Brace for impact
June 14, 2013 2 Comments
This post has been on the oven for a few months. I think it still makes sense
As most have noticed, the funding market has, recently, become much tighter and choppier. There are significant market holes in almost all stages:
- Structured Angel rounds dried up
- There are only 3-4 active series A investors, investing at a much slower pace than in years before
- International VCs that were mostly picking up the larger Series B checks, have almost all pulled out
Said like this, it may sound as a catastrophic scenario for the community but I’m not so sure it is.
The slowdown in rhythm will let us learn and mature before blowing through too much Money.
This also shakes out the people that were in it for the “ free option” of being and entrepreneur, ensuring that the ones left are in for the long run.
Additionally, we open space for new funds to emerge and snap up good companies, as the older ones are not sucking in all the deals. Of course some of these new funds have been created by people that saw the frenzy of prior years and thought that they couldn’t sit out.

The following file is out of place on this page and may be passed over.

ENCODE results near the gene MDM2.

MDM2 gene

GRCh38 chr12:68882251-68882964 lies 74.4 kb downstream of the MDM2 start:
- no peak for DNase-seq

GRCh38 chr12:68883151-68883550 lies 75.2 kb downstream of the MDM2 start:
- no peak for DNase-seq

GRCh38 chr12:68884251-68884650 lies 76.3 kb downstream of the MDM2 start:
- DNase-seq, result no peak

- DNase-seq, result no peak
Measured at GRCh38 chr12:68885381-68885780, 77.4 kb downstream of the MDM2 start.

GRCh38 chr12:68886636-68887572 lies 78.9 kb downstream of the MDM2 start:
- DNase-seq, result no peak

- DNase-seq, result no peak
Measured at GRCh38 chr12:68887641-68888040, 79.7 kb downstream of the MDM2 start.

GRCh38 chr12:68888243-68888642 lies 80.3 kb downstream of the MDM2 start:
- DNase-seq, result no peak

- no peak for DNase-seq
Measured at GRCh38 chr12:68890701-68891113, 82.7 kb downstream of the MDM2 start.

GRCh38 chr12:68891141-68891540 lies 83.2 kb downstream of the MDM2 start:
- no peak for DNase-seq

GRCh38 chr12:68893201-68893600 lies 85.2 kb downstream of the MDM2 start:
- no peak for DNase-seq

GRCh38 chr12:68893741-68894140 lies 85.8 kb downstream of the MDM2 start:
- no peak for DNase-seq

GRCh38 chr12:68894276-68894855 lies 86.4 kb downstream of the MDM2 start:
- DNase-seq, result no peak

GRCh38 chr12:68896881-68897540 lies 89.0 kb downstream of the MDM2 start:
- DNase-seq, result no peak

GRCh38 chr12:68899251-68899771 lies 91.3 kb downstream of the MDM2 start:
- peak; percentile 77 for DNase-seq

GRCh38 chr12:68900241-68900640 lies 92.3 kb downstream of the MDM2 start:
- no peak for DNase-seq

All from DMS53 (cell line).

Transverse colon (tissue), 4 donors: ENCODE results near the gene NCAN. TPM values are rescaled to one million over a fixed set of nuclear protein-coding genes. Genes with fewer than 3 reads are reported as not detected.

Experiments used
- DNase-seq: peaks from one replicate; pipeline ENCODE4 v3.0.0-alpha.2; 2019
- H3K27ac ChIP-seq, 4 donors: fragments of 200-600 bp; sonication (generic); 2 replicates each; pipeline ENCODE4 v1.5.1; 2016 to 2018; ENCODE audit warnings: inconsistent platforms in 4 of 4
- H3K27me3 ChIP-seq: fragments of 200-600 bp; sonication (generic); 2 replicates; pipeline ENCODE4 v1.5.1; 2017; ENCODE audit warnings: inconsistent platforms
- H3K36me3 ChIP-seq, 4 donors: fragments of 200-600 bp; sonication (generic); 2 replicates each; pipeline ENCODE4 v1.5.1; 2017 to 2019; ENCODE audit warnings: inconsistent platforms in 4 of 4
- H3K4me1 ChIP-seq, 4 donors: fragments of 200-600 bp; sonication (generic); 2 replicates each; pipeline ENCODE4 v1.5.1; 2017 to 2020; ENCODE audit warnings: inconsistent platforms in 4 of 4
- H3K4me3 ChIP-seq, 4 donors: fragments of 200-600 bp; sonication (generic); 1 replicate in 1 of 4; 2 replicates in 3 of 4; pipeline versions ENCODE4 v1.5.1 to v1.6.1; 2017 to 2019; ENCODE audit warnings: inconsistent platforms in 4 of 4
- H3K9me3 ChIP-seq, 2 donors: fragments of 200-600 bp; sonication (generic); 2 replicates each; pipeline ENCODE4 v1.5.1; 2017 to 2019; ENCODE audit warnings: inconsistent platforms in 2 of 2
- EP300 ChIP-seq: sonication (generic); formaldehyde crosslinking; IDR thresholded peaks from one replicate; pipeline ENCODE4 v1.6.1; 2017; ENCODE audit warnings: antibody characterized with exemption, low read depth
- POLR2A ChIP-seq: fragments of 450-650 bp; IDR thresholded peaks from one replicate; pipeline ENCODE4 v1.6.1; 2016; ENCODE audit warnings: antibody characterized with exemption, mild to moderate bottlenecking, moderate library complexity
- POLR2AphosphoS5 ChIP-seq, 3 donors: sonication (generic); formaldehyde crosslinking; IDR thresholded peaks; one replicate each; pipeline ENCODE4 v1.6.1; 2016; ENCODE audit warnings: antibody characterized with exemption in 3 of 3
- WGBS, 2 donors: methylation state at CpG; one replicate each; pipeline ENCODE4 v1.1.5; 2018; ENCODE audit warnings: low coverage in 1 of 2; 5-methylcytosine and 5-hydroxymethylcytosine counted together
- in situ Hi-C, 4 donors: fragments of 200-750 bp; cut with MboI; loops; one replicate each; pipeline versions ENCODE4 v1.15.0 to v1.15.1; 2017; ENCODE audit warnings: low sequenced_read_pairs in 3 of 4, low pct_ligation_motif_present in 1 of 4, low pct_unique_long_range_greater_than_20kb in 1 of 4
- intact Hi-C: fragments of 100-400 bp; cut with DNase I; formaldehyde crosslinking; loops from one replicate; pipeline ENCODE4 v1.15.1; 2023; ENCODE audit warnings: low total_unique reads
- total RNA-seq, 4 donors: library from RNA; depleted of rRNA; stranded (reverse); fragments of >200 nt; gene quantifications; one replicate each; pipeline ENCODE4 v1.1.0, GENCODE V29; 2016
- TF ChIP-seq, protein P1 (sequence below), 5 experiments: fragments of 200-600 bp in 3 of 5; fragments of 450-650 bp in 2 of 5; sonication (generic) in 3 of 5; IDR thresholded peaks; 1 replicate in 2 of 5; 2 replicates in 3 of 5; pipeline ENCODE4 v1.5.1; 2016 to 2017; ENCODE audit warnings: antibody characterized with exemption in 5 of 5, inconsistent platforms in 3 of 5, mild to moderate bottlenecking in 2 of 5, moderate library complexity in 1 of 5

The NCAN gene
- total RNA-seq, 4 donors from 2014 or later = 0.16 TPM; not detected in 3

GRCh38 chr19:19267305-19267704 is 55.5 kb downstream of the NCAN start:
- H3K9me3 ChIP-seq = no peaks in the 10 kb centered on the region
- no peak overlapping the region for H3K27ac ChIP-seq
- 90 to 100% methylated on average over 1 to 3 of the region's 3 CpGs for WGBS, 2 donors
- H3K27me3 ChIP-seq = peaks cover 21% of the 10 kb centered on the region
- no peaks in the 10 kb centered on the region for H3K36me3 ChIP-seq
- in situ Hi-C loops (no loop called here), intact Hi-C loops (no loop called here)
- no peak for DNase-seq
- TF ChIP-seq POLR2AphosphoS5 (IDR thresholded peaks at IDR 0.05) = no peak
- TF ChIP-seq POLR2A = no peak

While some of these are opportunistic, don’t really understand VC, some others will prove to be good investors and increase diversity in the Market.
Also, the Series B crunch will make experienced entrepreneurs comeback into the fold. To create new startups after some of these companies fail, starting to solve one of the community’s biggest issue, experienced entrepreneurs.
Despite the positive effects that this moment might have on the community, we all want to avoid the harsher sides of the funding crunch. Therefore I’d suggest to entrepreneurs.
- Seed Stage – Build! It is very unlikely that you will get funded without a product. Powerpoint startups are, for the vast majority, a thing of the past. Get a product together, ship, and learn!
- Others – Brace for impact – No matter how confident you are that you can raise the next round, have a break-even plan ready.
- Know what are the measures you will take to make your company break-even, how much cash you will need to implement it and what are the triggers to start working at it. Review it frequently and be ready to go for it if you hit the triggers.
All of these might be painful, but will certainly make us a more robust start-up community.